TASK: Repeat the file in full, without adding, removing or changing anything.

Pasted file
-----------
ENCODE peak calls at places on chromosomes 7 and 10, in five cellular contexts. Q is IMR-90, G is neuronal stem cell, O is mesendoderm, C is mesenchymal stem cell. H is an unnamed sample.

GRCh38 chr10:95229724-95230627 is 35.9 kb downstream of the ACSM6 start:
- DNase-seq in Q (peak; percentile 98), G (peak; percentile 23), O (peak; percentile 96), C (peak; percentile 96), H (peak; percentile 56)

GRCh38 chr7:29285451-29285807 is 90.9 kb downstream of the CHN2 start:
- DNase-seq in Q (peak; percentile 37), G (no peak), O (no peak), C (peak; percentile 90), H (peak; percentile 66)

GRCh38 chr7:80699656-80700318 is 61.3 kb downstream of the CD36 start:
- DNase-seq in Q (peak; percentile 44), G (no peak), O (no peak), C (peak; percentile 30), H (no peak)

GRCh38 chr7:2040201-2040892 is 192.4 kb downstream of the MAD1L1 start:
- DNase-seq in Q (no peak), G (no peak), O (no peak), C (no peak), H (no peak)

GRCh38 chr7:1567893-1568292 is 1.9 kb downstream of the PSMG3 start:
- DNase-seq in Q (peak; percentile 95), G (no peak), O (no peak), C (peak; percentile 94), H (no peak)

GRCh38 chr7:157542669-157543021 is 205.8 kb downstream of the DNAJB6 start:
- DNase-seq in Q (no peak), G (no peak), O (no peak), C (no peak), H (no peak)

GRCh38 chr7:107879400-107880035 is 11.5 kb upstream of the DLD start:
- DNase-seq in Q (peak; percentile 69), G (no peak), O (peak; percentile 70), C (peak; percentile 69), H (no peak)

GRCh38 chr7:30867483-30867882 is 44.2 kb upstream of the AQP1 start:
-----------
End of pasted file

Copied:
ENCODE peak calls at places on chromosomes 7 and 10, in five cellular contexts. Q is IMR-90, G is neuronal stem cell, O is mesendoderm, C is mesenchymal stem cell. H is an unnamed sample.

GRCh38 chr10:95229724-95230627 is 35.9 kb downstream of the ACSM6 start:
- DNase-seq in Q (peak; percentile 98), G (peak; percentile 23), O (peak; percentile 96), C (peak; percentile 96), H (peak; percentile 56)

GRCh38 chr7:29285451-29285807 is 90.9 kb downstream of the CHN2 start:
- DNase-seq in Q (peak; percentile 37), G (no peak), O (no peak), C (peak; percentile 90), H (peak; percentile 66)

GRCh38 chr7:80699656-80700318 is 61.3 kb downstream of the CD36 start:
- DNase-seq in Q (peak; percentile 44), G (no peak), O (no peak), C (peak; percentile 30), H (no peak)

GRCh38 chr7:2040201-2040892 is 192.4 kb downstream of the MAD1L1 start:
- DNase-seq in Q (no peak), G (no peak), O (no peak), C (no peak), H (no peak)

GRCh38 chr7:1567893-1568292 is 1.9 kb downstream of the PSMG3 start:
- DNase-seq in Q (peak; percentile 95), G (no peak), O (no peak), C (peak; percentile 94), H (no peak)

GRCh38 chr7:157542669-157543021 is 205.8 kb downstream of the DNAJB6 start:
- DNase-seq in Q (no peak), G (no peak), O (no peak), C (no peak), H (no peak)

GRCh38 chr7:107879400-107880035 is 11.5 kb upstream of the DLD start:
- DNase-seq in Q (peak; percentile 69), G (no peak), O (peak; percentile 70), C (peak; percentile 69), H (no peak)

GRCh38 chr7:30867483-30867882 is 44.2 kb upstream of the AQP1 start: